Rumble at Three Points! Community board vies to annex Atlantic Yards • Brooklyn Paper

Rumble at Three Points! Community board vies to annex Atlantic Yards

Three points: The boundaries of community boards 2, 6, and 8 meet smack in the middle of the planned Atlantic Yards mega-development.
Photo by Stefano Giovannini

A border dispute is brewing over which community board should have the privilege of holding the Atlantic Yards mega-development within its boundaries.

The panel overseeing Downtown and Fort Greene made the first offensive when it voted 22–7–2 on Wednesday night to rejigger the district boundaries so that all of the mega-development is within its grip, which would end the project’s years as the famous Three Corners of Brooklyn, where it is possible to stand in community boards 2, 6, and 8 at once. In pitching the idea, which would simplify who picks up the trash and sweeps the streets at the planned 16-tower town centered around Flatbush and Atlantic avenues, leadership from Fort Greene’s Community Board 2 insisted that the move was to make government more efficient, not to bogart the right to have a say over the project.

“This is not a land grab,” said board 2 chairwoman Shirley McRae, who voted against the measure. “I don’t want this to be misinterpreted.”

The three boards’ boundaries converge on Sixth Avenue and Pacific Street, behind the Barclays Center. The arena itself is split between community boards 2 and 6 and a portion of the planned residential development, which a Chinese-government-owned developer plans to finance, falls within Prospect Heights’ board 8, a member of which says it is the rightful arbiter of the compound.

“Future residents of Atlantic Yards are going to consider themselves residents of Prospect Heights,” said Gib Veconi, a member of Community Board 8’s housing committee. “You need to respect neighborhood boundaries.”

Aside from their advisory duties on land use issues, the appointed community boards are also the conduit for residents to communicate with city agencies about services such as trash-pickup, street-sweeping, and policing. The three boards all weighed in during the early phases of the project, and they all get preferential treatment when it comes to job training programs and affordable housing tied to the plan.

The process surrounding the city approval of the hot-button complex, which Forest City once promised to have completed by 2016, but which now has no public deadline, familiarized the boards with each other, one bureaucratic stalwart said.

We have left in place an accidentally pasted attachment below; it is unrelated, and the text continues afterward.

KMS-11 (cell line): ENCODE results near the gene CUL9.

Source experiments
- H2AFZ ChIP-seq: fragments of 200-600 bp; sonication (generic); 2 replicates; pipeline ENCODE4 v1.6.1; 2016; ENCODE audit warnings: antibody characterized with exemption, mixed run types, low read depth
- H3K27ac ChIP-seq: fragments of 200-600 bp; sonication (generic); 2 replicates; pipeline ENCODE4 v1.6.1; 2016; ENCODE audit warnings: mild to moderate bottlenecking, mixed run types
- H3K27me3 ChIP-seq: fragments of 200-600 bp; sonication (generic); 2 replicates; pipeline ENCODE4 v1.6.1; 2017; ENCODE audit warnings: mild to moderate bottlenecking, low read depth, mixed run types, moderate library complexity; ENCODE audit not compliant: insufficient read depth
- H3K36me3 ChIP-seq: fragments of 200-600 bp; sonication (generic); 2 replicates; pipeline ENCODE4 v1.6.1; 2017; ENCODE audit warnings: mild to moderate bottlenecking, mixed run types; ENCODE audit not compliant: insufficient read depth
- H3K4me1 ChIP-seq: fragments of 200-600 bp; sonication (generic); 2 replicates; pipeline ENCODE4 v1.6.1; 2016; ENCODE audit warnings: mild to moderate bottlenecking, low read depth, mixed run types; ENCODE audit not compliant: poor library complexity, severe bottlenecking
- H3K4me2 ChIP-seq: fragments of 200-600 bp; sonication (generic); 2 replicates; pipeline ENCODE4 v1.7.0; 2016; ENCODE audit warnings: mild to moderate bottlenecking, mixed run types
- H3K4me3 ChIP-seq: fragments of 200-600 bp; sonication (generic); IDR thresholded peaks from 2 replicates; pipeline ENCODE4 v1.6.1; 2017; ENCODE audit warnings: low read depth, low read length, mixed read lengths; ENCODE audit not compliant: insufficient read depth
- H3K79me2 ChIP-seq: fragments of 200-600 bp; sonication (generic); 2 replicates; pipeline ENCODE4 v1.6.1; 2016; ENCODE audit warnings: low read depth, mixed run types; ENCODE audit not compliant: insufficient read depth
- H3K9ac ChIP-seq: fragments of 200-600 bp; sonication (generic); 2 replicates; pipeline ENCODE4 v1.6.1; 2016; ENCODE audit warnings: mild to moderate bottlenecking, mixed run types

“We share interests because we share borders,” said Craig Hammerman, district manager for Community Board 6. “Atlantic Yards has brought us together.”

But now that the three boards have gotten a taste of the complex, none is eager to part with it. The community boards used to share boundaries with the local police precincts, as is common citywide, but the police department changed precinct lines in 2012 ahead of the Barclays Center’s grand opening, giving Prospect Heights’ 78th Precinct full responsibility for the arena, and Community Board 2 is against following suit because to do so would be to lose its sway over the development, McRae said.

“The board members feel very passionately about the promises that were made with Atlantic Yards,” said McRae after the meeting. “They want to ensure those promises are kept.”

Robert Perris, the panel’s one full-time employee, tasked with administrating the sometimes-unwieldy volunteer body, says he does not care which group ends up in charge, so long as it is just one.

“It’s inefficient for three different district managers to be managing one development site,” said Robert Perris, board 2’s district manager, explaining that as the 32-story B2 tower rises and an additional 15 loom in theory, the problem can only worsen. “With each successive building it becomes more of an issue.”

The city charter provides an opportunity to redraw the lines every 10 years and the latest window is rapidly closing.

Mayor DeBlasio would have to submit a proposal for changes to the districts by May 1 and Perris and Hammerman both said the city is unlikely to make any changes unless all three boards agree.

Board 2 is the only one to take an official stance so far.

McRae stressed that despite her board’s bold annexation bid, it is open to working with its neighbors.

“What needs to happen, is for all three boards to come together,” she said.

Reach reporter Matthew Perlman at (718) 260-8310. E-mail him at mperlman@cnglocal.com. Follow him on Twitter @matthewjperlman.

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